“Okay blokes! Don’t knock something!” Captain Chris hurried forward and stepped in between the two, cutting off the conversation.
Or was that an…argue? Maybe it was a hostile? Jeut-Bau thought. I have never seen anything like that before.
“Let’s not start the Revolutionary War again on this ship.” The Captain crossed her arms and looked at the mechanics in a way that made Jeut-Bau feel guilty. “Oliver, drink some tea and play chess. Rick, shoot some fireworks and have a slab, eh? Dismissed.”
The two gave each other one last glance - a stronger version of the guilt-inducing look Captain Chris had given - before turning and walking out of different doors.
Captain Chris sighed as she came back to Jeut-Bau. “I’m sorry about that mate, those two are always hot under the collar. Day 'n night, I tell ya.”
“What is…war?” Jeut-Bau almost didn’t want to ask the question. It sounded bad.
Captain Chris blinked and stared at the Remolian. “You aren’t pulling my leg, are you?”
Jeut-Bau was confused. “I am not touching you.”
“No, uh, I mean-” She shook her head. “You don’t know what war is?”
Jeut-Bau was tempted to make her denying gesture from her planet, but decided it would only confuse the human. “No. Could you tell me?”
“Er, well, yeah, just - don’t you know about fights? Battles? Does your planet have weapons?”
“Weapons?” Jeut-Bau suddenly lit up and smiled. “Ah! You must mean the werple creatures we co-exist with!”
“No. I don’t even know what a werple is.” Jeut-Bau watched Captain Chris’ face become upset. “Have you - Haven’t you ever been hurt?”
Silence hung thick in the air.
Jeut-Bau didn’t understand what had upset Captain Chris. The pleasant and almost happy body language she displayed when Jeut-Bau came aboard had left her entirely. It was replaced with what could have been many things - all of which, Jeut-Bau unfortunately didn’t know how to interpret.
“I-” Jeut-Bau felt strange when she broke the silence. “I know what upset means. When our young cannot get what they want, the ones who haven’t yet learned how to be paitient begin to do what we call Eecnajk - it is when a liquid-”
“-comes out of their eyes and their face gets all red?” Captain Chris finished quietly. “And there’s a look in their eyes you don’t understand as they make loud noises and cause you to feel upset too?”
“Yes!” Jeut-Bau all but yelled. “Does your planet have this too?”
“Yeah, we call it crying. All humans do it, regardless of age. When you’re young it’s just because like you said; they don’t get their way. When you’re older, you cry because someone made you feel sad. Do you know what sadness is?” Captain Chris was looking at Jeut-Bau in a new way. Jeut-Bau wasn’t sure if she like it.
“I do not…” Jeut-Bau answered slowly. “Is this like an argue?”
“No. When you argue, you’re mad. When you cry, you’re sad. Do you know what anger is? It’s the same as being mad.”
“I do not.” Jeut-Bau felt somewhat alone, as she did not know what these seemingly common human things were.
Captain Chris stared incredulously. “This is ridiculous. You - You mean to tell me that your people have never been angry? Don’t you guys get into fights? Or have small spats?”
“Fights? Spats? No, my people don’t do these things.”
“I do not know what a battle is. However sometimes we fall to the ground and experience pain on our bodies! It fades quickly.”
“What about killers?”
“Killers? Are those another race? Or a creature?”
“No!” Captain Chris snapped. Jeut-Bau flinched - it was an automatic response, but she’d never done it before. What was it for?
She felt anxious. Wait, no, anxious isn’t the right word…but it’s the best she can think of. She’s never felt like this - her chest is emmiting somewhat painful and rapid beats, her transportation limbs feel the need to quickly leave, and a part of her wanted to cease conversation with the human captain completely. What was this odd feeling?
Captain Chris immediately took a step back. Her eyes held what looked like vague anxiety or guilt, but with all of these new things humans seem to feel Jeut-Bau wasn’t sure.
“I-I’m sorry, Captain Jeut-Bau.” She apologized. Her hands seemed to trying to curl in on themselves tightly. “I didn’t mean to scare you. It’s just, you know, hurt is-”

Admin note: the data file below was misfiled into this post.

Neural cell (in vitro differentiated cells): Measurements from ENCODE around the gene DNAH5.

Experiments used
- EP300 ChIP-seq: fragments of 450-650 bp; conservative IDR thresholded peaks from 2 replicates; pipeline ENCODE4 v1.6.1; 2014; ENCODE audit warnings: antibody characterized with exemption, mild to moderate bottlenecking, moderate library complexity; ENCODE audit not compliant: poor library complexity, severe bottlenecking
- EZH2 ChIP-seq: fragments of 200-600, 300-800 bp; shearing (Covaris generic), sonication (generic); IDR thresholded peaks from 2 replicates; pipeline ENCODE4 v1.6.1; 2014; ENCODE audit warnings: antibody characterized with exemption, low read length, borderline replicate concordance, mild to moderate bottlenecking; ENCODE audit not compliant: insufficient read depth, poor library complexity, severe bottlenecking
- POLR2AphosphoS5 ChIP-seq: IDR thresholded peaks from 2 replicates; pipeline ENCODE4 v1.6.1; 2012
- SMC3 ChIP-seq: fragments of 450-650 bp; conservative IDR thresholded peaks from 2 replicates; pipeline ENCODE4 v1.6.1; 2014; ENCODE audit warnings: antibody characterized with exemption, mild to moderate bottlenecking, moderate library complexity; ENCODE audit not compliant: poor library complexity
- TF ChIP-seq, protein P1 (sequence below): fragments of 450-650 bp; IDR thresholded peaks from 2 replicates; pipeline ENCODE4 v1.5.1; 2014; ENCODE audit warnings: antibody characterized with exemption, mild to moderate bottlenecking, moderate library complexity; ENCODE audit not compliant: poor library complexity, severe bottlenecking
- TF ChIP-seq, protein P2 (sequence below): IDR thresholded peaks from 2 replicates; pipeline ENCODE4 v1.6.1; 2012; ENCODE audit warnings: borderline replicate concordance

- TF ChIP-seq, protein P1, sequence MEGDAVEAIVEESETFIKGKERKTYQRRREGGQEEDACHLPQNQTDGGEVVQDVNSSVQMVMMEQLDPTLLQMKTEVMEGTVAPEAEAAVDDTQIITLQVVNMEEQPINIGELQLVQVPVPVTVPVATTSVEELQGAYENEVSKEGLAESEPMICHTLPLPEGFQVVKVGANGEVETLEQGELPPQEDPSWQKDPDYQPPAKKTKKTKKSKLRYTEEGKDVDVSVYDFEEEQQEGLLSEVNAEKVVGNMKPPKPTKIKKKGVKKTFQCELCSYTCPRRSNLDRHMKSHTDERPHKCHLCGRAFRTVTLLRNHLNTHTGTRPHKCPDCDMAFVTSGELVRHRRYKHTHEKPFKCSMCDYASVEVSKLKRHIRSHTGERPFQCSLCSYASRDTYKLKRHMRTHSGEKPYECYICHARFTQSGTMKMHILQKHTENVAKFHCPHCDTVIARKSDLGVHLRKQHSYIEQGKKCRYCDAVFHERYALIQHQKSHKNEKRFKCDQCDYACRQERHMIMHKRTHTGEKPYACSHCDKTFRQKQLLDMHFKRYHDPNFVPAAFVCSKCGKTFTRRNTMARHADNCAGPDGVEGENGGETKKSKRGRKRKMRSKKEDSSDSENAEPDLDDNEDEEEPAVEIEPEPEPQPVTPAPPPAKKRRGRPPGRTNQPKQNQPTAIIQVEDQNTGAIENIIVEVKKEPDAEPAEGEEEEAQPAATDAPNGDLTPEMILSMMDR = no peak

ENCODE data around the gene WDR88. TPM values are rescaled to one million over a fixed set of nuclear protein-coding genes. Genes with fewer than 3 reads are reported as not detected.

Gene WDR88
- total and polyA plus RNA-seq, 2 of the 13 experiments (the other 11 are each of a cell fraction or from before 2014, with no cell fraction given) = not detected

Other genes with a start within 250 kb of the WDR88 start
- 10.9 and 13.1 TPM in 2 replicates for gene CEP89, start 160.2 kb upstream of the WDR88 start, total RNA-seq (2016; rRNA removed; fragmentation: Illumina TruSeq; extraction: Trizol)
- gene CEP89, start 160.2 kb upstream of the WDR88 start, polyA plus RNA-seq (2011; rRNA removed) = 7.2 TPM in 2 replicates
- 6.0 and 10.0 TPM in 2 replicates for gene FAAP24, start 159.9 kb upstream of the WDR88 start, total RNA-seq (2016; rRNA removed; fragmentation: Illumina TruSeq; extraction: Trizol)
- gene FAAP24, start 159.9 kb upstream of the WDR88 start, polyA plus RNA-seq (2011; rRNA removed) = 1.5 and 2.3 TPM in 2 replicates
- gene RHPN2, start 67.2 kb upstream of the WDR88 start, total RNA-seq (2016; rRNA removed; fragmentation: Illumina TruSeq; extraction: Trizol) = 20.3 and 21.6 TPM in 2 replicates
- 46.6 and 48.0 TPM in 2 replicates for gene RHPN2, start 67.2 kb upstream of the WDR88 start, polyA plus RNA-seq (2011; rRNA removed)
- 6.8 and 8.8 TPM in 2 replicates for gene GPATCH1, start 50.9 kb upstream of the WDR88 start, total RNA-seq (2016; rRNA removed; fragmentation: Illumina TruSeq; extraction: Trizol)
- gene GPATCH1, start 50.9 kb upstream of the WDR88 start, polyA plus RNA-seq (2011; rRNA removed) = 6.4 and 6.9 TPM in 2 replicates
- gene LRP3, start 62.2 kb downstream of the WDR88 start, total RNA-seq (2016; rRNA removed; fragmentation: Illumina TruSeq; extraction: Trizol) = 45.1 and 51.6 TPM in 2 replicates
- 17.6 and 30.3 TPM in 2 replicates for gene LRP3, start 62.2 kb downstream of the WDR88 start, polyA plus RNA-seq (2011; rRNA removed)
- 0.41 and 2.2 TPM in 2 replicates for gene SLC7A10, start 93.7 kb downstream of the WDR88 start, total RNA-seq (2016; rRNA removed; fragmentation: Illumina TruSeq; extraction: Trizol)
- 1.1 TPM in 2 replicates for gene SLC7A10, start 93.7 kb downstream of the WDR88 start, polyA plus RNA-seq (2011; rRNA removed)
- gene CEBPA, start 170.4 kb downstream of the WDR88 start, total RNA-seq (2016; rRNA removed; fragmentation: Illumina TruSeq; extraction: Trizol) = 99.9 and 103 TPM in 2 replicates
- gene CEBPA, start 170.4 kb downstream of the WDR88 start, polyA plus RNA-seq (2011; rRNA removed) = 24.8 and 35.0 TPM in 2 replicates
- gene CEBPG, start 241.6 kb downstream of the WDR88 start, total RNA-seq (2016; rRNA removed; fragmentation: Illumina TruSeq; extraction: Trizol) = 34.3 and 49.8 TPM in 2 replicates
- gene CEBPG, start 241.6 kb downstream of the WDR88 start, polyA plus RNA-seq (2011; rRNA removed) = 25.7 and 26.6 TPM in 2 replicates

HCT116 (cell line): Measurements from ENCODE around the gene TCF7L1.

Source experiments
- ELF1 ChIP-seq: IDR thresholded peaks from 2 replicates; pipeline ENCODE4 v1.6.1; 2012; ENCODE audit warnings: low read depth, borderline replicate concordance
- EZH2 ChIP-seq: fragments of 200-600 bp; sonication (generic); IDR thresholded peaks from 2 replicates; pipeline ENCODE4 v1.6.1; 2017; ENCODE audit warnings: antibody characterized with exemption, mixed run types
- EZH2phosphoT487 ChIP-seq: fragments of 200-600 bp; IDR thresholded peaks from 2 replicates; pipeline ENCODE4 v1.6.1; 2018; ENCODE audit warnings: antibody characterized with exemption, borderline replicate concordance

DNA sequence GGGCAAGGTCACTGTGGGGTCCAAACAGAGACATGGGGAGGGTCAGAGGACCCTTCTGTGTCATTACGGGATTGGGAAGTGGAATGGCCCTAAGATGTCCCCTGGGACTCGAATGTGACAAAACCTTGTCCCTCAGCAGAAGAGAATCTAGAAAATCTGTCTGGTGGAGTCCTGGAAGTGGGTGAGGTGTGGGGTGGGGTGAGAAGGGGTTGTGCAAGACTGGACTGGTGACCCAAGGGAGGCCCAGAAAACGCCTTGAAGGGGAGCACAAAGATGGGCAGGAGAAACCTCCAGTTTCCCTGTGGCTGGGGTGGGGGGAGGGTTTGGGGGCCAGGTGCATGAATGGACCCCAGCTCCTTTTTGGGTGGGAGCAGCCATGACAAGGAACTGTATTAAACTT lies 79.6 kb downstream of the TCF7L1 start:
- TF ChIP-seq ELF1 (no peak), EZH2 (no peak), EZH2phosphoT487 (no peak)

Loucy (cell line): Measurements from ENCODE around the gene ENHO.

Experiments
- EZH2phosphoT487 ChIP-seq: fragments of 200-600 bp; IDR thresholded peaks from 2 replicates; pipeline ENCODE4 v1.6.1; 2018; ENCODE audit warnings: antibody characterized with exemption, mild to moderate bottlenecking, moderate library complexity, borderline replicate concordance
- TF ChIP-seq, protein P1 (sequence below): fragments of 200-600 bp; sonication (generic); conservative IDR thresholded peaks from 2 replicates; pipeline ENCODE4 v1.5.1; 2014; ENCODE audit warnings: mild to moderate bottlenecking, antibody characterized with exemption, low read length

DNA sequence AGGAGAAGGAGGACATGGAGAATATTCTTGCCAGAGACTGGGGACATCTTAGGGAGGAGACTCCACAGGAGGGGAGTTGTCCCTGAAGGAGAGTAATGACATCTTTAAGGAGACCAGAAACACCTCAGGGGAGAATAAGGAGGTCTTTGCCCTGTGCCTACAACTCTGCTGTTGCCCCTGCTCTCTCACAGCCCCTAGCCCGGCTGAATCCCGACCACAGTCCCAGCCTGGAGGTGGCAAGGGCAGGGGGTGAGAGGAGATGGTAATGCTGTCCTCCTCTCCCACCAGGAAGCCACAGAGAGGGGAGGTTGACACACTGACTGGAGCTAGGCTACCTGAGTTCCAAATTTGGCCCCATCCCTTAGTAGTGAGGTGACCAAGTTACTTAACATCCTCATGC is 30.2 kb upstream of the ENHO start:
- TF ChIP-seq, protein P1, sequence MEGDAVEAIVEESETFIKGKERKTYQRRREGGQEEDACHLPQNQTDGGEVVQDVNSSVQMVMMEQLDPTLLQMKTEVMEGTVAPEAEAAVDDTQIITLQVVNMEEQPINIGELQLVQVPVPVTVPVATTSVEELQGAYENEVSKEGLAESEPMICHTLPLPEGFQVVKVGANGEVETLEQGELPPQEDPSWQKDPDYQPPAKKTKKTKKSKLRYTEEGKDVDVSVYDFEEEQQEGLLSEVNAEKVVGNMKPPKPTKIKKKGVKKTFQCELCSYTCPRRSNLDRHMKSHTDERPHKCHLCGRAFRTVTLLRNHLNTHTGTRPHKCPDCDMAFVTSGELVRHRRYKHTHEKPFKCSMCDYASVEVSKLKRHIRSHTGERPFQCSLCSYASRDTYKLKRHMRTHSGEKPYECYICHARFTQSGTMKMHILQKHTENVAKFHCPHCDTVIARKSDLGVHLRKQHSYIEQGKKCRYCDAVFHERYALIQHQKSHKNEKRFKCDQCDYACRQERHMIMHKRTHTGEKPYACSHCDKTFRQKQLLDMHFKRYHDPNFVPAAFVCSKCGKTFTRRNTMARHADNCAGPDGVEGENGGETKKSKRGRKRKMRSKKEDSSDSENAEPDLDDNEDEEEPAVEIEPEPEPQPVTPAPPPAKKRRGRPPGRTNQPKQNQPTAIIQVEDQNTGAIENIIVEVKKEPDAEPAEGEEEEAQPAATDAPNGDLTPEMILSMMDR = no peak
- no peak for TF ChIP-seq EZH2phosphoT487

“Scare?” Jeut-Bau realized with a out-of-synchronization beat her voice did not sound like normal. It held a quiver and sounded more nervous than curious, like she meant.
“Uh, yeah.” Captain Chris shifted on her feet. “It’s when you get really nervous and anxious, and your mind is overrun with panicked thoughts. And your body reacts as if preparing to run. But besides that…
“It’s just - that’s crazy, to me, you know?” She sighed and ran a hand through her head-fur. “Humans get hurt all the time, and to think there’s a species that’s never had it before? Hurt is a bad thing, mate! Pain sucks!”
“Wait…so hurt is perhaps when you fall down?” Jeut-Bau had relaxed now, but was still feeling anxious. “Because then I would understand.”
“No - well, actually, yes, but that’s called physical pain.” Captain Chris crossed her arms. “We have this thing called emotional pain, in which our hearts hurt and we feel bad. Like, really bad. Normally it’s only triggered by arguments and…deaths, really.”
“Oh! Death!” Jeut-Bau smiled. “We have this on our planet! It is when an older Remolian that has lived for a long time leaves us and does not return.”
Captain Chris made a soft growling sound. “Mm-hm. The dead don’t come back.”
Jeut-Bau noticed that Captain Chris’ eyes gained a layer of the liquid that came from youngs’ eyes when they Eecnajk. She suddenly felt compelled to move on.
“Perhaps we can carry on with this subject another day!” Jeut-Bau clasped her hands in front of her stomach in a hopeful gesture. “As for this moment, I would love if you would come onto my ship and allow me to give you a presentation!”
Captain Chris looked up. She paused, then smiled and relaxed her posture. “Sure thing, mate, let’s go to your pod.”
Happily, Jeut-Bau began walking alongside the captain back to the pod she used to board the humans’ ship.
“Oh, may I ask a question?”
Jeut-Bau decided that meant yes. “Do your young also experience 'hurt’ and 'argue’?”
“Oh yeah, our kids play games that are beyond violent. Like, really messed up stuff, mate.”
“What do you mean, 'violent’?”
“Well, to be violent usually means to kill someone…as in, make them die. On purpose.”
“So that’s the one thing you understand?”
“You allow these activites to influence and entertain your young?”
“Yeah, they enjoy it, so it’s no harm lettin’ 'em have a little fun. Wouldn’t you agree?”
And although Captain Jeut-Bau was the first to encounter a human ship and learn about human life, many Remolians agreed she should also be the last.
If you claim to be a feminist and then celebrate a girl or woman being beaten or punched because she holds different political opinions than you do, I am very wary of your idea of feminism - especially if the assailant was a man.